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How Commercial Development Works

Posted: January 27, 2018 at 11:05 am   /   by   /   comments (0)

We’re driving down a main arterial in town when we see a new building in the early stages of construction. A few weeks after that, it’s starting to actually look like something other than just a random assemblage of boards and nails. A few weeks after that, it looks like an almost complete gas station, drugstore, or restaurant. And then, finally, one day we drive down the street and see cars in the newly paved parking lot and a flashing neon sign that proclaims the store to be “OPEN.” It may seem like the building went from an idea to an actual place remarkably quick, but the truth is, commercial construction is rarely as quick as it may seem to outsides, and there are way too many moving parts to ever call it “simple.”

How cities attract businesses

There’s a weird little tango that happens between cities and developers. A developer will announce he has a parcel of land available, and the city may start talking to the developer to see if there are any interested parties. Obviously, some types of construction are considered more desirable than others. Most cities would much rather have a large chain restaurant with a proven track record come into town than they would a small, independently-owned yoga studio. That doesn’t mean they want the yoga studio to fail, but they want safe, reliable investments first and foremost. Cities will often poll residents about the stores or restaurants they would most likely to see come to town, then actively start trying to lure the most popular brands into town to work with local developers. There may be a promise of tax breaks or other incentives to get certain places to come to town, especially if it’s a business that plans to hire a lot of local residents.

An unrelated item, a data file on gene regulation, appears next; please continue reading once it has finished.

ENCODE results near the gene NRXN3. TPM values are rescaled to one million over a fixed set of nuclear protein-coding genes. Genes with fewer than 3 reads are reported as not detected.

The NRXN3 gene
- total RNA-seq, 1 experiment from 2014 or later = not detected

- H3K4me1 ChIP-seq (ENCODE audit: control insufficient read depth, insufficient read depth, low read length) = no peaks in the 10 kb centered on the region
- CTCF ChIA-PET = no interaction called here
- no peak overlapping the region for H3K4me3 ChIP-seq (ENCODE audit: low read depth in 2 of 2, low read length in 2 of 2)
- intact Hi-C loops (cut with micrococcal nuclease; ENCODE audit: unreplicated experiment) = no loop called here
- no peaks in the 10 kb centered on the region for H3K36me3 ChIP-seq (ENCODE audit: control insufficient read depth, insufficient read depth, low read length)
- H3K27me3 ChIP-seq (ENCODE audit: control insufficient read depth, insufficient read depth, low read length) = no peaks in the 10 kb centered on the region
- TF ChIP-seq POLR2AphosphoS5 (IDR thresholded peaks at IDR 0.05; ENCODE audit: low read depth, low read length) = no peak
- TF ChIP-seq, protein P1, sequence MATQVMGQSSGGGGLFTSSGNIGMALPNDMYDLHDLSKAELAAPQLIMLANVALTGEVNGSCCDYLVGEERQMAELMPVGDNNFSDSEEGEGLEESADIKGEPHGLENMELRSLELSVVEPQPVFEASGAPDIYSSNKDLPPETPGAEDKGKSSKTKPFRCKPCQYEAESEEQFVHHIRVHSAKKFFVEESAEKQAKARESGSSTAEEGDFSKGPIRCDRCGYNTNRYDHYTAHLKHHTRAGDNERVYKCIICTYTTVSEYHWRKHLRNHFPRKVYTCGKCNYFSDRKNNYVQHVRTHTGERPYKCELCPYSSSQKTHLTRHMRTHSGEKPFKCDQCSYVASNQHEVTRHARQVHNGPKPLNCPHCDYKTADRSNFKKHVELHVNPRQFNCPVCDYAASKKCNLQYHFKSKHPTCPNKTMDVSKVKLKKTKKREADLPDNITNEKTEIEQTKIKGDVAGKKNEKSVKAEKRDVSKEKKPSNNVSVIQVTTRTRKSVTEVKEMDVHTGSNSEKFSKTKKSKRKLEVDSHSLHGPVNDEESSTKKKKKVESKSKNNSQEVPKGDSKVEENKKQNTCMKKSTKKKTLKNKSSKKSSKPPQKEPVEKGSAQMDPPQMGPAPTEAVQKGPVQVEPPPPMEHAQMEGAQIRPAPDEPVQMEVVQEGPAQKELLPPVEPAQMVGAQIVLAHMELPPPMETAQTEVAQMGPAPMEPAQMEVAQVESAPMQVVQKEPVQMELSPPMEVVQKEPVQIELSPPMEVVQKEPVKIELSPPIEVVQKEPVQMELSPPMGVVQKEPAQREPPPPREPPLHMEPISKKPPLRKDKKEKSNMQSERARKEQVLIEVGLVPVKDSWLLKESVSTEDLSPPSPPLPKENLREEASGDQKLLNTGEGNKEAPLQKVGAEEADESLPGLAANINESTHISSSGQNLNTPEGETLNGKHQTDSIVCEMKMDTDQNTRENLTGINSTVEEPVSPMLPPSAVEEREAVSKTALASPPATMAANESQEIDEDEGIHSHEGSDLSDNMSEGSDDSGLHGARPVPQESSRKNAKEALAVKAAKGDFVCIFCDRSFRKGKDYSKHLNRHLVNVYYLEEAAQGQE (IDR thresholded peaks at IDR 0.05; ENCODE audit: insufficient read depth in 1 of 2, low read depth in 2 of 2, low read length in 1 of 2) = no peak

Interested citizens can usually head to City Hall and try to look at permits for development. They may not tell you everything, but they’ll give you some good clues about the types of businesses interested in your locale. So if you go to city hall and see a construction company out of Kalamazoo, MI has been hired to build a new Asian fusion restaurant on the edge of downtown, then you can start looking for signs with that construction company’s name whenever you’re in that part of town.

Breaking ground

Things like zoning laws will also play a critical role. Certain parts of town are zoned as residential only because town leaders don’t want angry citizens at their door asking why there’s a strip club being built across the street from their house. There are zones that are purely for industry, as well as zones designed for mixed use, which is just what it sounds like. Companies, or for an example, Texas factoring companies can usually ask for and receive a waiver known as a zoning variance, but it’s by no means a given.

Who will actual build the place, though? It will be a mix of contractors and subcontractors, likely headed by one general contractor. There may be one subcontractor charged with getting forklifts from a place in Akron, OH, and another assigned to make sure they hirea team from Cincinnati to come in and properly dispose of any hazardous materials that are left behind. If one group isn’t up to snuff, then the whole project can be delayed. There can also be delays because of weather and permitting issues. But when everything finally comes together, it can appear pretty much seamless to those on the outside.

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